On the way home from Diamond Creek, I asked Margeaux, a new Grand Canyon river guide with AzRA, what she had learned on the 8–day motor trip we had just completed. “I certainly learned to read water and how to drive the boat better, but mostly I learned more about what it is to be a complete guide.”
We had a lot of special moments on this trip and I appreciated the thoughtfulness of Margeaux’s response. And I wondered if she might have been thinking about Michael or Lucy?
Michael is a young man who came on the trip with his father and two brothers. Michael has Downs Syndrome and is fairly high functioning. He loved the trip. He loved socializing, he loved the rapids, and he loved trying new things. When we played a name game one night, he said, ”My name is Michael and I love food.”
The third morning Michael came down to the kitchen early and asked whether he could help. I was alone for a moment and had just filled the griddle with eight pancakes. “Would you please spoon a few blueberries into the middle of each pancake before I flip them?” And then I showed him how to do it on the first couple of pancakes. He carefully spooned blueberries onto the next 40 pancakes and quietly beamed.
Three days later he came into the kitchen a few minutes before dinner and asked what he could do to help. All we had left was peeling some carrots for the salad and so I asked him to do that, realizing a little late that he may never have peeled a carrot before in his life. He started fumbling with a carrot, but I was busy doing three other things and couldn’t give him the attention he needed. Just then Lucy, a ten-year old girl on the trip, came up and asked whether she could help. With nothing left to do—but never one to turn away an eager volunteer—I said, “Sure! Would you mind coaching Michael on peeling the carrots?”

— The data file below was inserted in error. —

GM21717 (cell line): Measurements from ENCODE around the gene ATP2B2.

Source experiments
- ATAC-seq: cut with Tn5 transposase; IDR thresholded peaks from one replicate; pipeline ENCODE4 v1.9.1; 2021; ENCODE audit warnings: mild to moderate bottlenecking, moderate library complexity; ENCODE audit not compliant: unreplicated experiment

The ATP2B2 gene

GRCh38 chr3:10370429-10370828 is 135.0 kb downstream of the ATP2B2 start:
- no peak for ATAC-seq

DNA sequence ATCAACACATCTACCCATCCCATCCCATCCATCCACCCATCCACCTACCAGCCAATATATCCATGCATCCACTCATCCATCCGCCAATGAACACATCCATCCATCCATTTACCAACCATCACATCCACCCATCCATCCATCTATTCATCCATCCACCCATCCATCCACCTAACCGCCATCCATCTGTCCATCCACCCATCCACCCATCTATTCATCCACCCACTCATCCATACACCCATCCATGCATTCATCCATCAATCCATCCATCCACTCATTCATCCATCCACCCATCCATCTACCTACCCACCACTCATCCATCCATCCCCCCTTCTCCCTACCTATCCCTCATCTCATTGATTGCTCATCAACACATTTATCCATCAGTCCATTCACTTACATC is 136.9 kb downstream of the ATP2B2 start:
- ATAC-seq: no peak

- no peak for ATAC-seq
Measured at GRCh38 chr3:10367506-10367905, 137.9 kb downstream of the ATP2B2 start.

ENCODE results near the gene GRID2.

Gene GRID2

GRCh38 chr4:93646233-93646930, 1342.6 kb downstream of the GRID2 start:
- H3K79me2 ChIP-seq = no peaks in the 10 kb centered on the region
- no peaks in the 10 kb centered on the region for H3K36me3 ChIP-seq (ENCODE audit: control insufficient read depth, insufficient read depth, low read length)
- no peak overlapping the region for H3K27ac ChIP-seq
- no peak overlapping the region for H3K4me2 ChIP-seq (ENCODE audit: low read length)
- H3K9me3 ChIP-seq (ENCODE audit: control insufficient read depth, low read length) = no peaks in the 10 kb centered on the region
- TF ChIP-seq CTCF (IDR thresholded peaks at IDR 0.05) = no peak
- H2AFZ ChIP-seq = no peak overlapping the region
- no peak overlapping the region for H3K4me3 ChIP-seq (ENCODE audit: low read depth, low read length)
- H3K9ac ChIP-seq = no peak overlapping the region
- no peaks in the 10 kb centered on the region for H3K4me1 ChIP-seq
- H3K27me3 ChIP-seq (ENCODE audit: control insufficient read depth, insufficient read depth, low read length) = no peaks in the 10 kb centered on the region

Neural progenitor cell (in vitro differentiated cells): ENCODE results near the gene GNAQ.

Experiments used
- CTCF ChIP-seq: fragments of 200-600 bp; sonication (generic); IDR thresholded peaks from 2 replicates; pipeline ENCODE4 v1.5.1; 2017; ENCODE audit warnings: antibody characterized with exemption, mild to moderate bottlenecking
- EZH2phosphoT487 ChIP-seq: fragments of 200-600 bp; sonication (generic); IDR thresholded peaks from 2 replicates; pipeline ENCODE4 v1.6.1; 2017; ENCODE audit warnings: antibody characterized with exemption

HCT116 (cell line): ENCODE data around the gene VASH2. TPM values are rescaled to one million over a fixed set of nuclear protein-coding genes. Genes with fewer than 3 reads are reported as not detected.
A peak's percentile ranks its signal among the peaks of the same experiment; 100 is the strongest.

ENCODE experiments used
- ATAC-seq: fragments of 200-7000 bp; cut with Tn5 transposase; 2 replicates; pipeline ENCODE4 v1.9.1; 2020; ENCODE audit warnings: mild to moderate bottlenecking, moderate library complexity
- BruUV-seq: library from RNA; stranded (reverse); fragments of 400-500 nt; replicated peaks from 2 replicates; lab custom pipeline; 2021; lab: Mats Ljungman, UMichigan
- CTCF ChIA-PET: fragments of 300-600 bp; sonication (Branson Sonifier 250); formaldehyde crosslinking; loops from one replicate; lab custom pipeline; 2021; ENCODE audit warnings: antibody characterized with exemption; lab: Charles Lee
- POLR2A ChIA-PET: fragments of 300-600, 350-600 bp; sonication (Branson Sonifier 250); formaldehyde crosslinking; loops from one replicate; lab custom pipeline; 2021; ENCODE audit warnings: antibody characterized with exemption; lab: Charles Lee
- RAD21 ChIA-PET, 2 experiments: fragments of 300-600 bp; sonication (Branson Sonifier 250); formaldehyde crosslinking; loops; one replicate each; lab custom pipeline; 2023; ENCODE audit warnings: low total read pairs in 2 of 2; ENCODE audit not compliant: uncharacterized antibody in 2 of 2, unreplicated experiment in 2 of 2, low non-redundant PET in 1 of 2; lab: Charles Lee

Lucy said, “OK!” as though she had coached carrot-peeling twenty times before. I paused long enough between tasks to marvel at her patience, how often she validated Michael, and how non-patronizing she was. In a word, she was very loving. I was moved and I told her Mom what a special kid she is.
The next night was the final night of the trip and I had baked what we call a “giant cookie.” Three boxes of chocolate cookie mix filling the bottom of a single 16” Dutch oven. It was hands down the most popular dessert of the trip. As darkness drew near there were just two squares of giant cookie left on the cutting board. Michael and Jake, Lucy’s older brother, surrounded the remains and were moving in quickly to gobble up the last of the cookie.
“Hold on there, boys!” I interjected, forestalling the inevitable. “Haven’t you each had four or five cookies already?” I asked. Sheepishly, they both agreed, “Well … uh, yes.” “Then I have an idea for these last two squares of cookie,” I began. “Why don’t each of you take one square of cookie, take it to someone on the trip who was particularly nice to you during the trip, and thank them?”
To my surprise, they both liked the idea, and off they went. Jake presented a cookie square to his Mom, and told her, “Thanks, Mom.” I lost track of Michael for a moment, and then I saw him circling around a large group of people looking for someone in particular until he found … Lucy. And he presented her with the last of the giant cookie with a smile on his face as big as the Grand Canyon. I couldn’t hear their words, but the look on Lucy’s face was … was, rather like her best-buddy boyfriend had just pinned a corsage on her dress at the junior prom.
I don’t know whether Lucy teared up, but I sure did. And I thought back to an AzRA training exercise on the San Juan River many springs ago. Twenty guides had just shared stories about interactions with guests over the years and we were looking for the common thread that would answer the question, “What is it to be a guide?” When we started the exercise, we didn’t know what the answer would be. After two hours of sharing stories—just like the story of Michael and Lucy—it took us only a few moments to uncover the answer. The common thread is love.
Photos and posting by Robert Elliott